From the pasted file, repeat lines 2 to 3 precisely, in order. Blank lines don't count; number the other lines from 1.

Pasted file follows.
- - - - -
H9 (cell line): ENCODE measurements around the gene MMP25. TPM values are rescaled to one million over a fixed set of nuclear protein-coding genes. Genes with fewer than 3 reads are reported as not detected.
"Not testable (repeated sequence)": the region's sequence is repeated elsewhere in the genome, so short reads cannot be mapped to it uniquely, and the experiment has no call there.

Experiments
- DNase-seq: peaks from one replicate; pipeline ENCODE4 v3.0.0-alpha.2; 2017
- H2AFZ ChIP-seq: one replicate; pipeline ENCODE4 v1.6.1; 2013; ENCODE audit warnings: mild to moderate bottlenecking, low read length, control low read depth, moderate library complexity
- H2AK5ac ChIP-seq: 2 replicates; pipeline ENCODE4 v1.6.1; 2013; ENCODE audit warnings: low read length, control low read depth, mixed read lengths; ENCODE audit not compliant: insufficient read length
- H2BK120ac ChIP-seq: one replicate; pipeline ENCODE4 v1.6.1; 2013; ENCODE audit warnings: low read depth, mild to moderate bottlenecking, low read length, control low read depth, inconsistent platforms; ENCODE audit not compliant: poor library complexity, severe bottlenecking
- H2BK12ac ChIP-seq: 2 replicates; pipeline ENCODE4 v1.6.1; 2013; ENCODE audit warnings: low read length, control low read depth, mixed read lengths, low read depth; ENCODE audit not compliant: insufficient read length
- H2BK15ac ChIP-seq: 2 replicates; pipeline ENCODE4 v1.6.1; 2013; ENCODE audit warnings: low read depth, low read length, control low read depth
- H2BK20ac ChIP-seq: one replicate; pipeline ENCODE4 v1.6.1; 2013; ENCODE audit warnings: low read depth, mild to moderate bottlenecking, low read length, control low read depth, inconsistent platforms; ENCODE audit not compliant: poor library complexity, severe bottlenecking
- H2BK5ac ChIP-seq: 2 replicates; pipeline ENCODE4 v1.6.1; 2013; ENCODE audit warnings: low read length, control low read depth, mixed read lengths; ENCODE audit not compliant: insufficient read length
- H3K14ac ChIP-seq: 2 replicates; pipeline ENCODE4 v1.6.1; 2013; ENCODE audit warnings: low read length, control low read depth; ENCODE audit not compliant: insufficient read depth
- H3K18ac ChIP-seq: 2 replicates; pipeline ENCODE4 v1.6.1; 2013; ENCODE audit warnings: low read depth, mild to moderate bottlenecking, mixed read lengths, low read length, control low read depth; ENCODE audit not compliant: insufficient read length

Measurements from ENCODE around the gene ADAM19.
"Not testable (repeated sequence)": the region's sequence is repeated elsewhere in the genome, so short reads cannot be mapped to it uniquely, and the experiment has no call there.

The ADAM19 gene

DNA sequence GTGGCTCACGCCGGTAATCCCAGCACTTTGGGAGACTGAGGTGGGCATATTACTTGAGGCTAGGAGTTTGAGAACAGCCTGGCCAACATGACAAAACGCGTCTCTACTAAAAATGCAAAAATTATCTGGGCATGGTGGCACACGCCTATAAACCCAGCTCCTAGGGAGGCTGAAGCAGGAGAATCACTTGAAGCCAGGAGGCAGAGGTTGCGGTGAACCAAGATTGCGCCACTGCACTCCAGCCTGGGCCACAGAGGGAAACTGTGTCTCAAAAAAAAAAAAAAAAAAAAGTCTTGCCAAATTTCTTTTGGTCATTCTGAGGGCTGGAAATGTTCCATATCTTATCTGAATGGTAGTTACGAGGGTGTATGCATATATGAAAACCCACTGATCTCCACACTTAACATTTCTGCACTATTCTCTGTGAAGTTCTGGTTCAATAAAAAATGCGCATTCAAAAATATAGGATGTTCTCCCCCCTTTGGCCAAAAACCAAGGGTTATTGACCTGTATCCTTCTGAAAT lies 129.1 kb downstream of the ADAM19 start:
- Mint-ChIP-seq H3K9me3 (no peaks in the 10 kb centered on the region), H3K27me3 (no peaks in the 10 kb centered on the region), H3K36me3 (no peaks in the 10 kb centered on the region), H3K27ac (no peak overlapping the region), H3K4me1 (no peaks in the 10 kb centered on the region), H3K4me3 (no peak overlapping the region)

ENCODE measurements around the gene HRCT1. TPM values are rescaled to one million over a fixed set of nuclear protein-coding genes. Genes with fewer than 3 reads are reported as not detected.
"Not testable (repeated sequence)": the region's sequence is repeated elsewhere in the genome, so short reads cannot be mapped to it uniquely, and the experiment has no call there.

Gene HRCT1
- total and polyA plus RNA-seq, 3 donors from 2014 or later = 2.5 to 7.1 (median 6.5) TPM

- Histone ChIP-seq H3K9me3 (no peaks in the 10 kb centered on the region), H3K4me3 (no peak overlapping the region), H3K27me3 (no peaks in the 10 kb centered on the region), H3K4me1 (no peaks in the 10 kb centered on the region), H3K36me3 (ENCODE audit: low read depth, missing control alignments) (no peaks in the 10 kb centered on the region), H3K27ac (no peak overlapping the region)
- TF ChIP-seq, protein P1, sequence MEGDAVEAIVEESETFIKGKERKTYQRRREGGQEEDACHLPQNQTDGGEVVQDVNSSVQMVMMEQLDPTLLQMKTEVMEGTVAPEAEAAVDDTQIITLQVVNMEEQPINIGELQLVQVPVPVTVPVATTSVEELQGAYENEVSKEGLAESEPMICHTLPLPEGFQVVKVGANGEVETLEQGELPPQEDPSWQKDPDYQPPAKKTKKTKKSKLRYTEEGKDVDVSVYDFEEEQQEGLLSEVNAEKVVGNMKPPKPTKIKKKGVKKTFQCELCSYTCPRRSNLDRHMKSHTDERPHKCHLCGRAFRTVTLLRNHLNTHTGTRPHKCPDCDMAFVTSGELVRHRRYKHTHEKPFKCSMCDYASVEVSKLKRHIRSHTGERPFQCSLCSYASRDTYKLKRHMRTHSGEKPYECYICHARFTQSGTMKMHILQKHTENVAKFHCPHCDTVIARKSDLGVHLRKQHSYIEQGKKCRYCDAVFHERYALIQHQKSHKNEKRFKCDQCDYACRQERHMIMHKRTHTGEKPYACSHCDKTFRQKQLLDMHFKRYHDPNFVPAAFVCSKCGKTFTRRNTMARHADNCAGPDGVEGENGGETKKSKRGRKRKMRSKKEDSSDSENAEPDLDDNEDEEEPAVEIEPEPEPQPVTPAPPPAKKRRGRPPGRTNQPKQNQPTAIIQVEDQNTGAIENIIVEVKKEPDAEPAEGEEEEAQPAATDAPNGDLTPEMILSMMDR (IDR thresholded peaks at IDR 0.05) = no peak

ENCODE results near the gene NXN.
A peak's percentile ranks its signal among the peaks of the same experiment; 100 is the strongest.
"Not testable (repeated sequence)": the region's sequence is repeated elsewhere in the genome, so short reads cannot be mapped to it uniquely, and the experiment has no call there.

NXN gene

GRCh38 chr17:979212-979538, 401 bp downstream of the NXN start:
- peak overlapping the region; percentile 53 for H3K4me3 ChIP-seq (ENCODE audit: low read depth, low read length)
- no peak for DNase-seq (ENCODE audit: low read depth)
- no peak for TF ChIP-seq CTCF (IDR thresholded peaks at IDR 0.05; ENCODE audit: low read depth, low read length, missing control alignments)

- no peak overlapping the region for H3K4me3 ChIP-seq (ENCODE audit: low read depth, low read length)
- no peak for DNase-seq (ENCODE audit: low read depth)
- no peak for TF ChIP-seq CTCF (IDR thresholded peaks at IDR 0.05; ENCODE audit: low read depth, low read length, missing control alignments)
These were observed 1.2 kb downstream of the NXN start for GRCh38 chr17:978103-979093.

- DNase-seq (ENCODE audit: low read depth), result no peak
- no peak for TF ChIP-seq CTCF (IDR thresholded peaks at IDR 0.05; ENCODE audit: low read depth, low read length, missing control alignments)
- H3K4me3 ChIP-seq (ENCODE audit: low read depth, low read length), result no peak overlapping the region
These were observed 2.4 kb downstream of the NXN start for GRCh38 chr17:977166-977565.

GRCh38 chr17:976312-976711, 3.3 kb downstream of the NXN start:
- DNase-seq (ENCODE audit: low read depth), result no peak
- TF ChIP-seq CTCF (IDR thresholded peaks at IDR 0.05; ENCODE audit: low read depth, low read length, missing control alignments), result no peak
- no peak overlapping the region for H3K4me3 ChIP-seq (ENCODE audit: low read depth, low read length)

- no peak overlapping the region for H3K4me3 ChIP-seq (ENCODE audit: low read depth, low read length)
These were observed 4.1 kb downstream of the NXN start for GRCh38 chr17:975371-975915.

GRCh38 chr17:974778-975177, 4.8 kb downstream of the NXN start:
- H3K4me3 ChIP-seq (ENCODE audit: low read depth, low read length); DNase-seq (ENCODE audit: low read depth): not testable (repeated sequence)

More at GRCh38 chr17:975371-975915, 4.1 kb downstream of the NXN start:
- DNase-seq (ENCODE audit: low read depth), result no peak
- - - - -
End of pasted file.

"Not testable (repeated sequence)": the region's sequence is repeated elsewhere in the genome, so short reads cannot be mapped to it uniquely, and the experiment has no call there.

Experiments